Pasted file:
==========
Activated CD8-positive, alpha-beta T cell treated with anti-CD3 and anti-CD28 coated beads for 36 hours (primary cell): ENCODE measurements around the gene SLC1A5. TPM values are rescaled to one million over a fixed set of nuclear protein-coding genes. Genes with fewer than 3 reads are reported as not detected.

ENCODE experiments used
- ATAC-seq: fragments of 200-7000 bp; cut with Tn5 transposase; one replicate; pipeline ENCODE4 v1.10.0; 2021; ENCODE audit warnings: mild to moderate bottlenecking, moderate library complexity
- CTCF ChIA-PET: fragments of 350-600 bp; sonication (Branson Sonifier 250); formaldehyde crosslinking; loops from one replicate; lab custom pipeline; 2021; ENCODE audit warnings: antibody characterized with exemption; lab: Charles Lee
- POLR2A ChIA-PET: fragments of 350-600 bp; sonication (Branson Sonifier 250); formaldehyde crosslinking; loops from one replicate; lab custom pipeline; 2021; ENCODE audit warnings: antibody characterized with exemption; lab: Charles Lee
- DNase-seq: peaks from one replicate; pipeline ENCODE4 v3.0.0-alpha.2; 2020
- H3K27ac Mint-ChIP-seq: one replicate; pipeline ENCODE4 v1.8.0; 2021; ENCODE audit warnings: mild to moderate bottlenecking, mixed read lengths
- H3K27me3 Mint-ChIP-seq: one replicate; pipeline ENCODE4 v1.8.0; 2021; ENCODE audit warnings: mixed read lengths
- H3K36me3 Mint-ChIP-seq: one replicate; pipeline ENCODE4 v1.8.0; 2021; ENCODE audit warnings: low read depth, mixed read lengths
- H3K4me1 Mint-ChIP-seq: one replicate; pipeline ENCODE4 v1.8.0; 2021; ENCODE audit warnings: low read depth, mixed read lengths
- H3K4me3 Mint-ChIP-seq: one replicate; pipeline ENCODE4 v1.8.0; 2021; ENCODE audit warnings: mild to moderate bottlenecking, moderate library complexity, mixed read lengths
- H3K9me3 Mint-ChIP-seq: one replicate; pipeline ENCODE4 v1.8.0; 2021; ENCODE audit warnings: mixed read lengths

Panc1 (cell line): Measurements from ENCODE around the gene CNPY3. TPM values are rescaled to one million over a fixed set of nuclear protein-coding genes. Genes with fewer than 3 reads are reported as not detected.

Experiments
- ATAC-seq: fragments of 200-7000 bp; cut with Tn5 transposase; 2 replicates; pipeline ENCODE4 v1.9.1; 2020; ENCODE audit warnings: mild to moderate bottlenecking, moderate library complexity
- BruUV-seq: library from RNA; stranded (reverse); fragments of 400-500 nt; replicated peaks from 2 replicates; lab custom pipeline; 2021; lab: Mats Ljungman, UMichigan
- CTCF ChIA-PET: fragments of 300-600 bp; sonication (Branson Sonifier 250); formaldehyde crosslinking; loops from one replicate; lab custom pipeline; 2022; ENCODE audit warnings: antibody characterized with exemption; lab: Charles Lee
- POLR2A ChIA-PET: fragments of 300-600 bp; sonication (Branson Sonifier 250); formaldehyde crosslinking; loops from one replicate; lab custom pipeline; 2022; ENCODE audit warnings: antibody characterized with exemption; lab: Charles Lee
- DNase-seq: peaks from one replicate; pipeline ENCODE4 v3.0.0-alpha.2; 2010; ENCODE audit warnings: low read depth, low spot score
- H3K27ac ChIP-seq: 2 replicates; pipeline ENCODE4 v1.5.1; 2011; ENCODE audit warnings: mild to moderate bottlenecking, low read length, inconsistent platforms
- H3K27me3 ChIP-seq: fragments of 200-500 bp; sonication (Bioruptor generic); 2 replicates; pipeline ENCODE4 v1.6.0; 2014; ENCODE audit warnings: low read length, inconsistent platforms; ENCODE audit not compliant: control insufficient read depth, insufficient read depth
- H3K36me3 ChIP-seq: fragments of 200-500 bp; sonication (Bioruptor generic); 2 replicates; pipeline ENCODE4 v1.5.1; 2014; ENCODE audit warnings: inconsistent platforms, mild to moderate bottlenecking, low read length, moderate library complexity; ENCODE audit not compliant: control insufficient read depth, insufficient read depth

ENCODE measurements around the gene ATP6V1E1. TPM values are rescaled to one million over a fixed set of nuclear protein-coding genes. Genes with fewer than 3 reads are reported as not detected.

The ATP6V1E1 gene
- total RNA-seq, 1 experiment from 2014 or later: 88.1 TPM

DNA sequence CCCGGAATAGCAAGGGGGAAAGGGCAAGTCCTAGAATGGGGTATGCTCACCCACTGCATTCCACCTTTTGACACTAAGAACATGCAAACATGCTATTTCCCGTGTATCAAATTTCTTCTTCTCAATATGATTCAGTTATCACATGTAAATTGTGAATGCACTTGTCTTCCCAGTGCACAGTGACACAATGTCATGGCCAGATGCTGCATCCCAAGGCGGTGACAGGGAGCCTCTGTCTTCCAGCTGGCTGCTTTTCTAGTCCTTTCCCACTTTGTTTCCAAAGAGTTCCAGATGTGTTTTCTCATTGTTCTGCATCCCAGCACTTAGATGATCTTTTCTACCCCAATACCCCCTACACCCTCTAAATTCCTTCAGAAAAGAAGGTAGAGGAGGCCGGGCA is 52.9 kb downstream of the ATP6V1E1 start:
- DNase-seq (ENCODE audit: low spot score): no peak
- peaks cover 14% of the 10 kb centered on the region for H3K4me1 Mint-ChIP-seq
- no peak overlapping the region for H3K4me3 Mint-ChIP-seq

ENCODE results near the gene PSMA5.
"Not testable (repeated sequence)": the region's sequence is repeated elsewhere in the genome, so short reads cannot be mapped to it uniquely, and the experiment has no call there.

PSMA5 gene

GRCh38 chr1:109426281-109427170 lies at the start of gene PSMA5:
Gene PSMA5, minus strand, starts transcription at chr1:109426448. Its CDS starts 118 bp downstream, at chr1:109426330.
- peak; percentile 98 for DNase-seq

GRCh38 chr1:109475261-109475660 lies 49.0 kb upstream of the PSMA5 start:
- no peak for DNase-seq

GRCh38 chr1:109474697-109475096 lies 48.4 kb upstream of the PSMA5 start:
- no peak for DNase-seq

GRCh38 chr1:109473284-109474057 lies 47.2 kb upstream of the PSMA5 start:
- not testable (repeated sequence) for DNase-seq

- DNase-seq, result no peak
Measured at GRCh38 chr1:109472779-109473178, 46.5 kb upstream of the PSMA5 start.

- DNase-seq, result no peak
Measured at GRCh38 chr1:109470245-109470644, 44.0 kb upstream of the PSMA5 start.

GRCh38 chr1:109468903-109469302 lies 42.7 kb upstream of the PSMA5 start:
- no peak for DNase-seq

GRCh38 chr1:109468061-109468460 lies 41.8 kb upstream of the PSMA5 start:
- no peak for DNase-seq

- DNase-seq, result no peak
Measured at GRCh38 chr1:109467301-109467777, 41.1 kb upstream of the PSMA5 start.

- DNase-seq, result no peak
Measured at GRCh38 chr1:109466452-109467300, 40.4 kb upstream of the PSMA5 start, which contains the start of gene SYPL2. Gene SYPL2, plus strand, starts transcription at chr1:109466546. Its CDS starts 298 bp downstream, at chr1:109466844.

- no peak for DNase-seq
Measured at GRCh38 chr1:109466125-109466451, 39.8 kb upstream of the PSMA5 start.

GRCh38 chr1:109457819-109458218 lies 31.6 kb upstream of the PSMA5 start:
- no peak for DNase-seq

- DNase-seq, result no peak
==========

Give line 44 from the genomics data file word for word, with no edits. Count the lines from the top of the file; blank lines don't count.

- DNase-seq, result no peak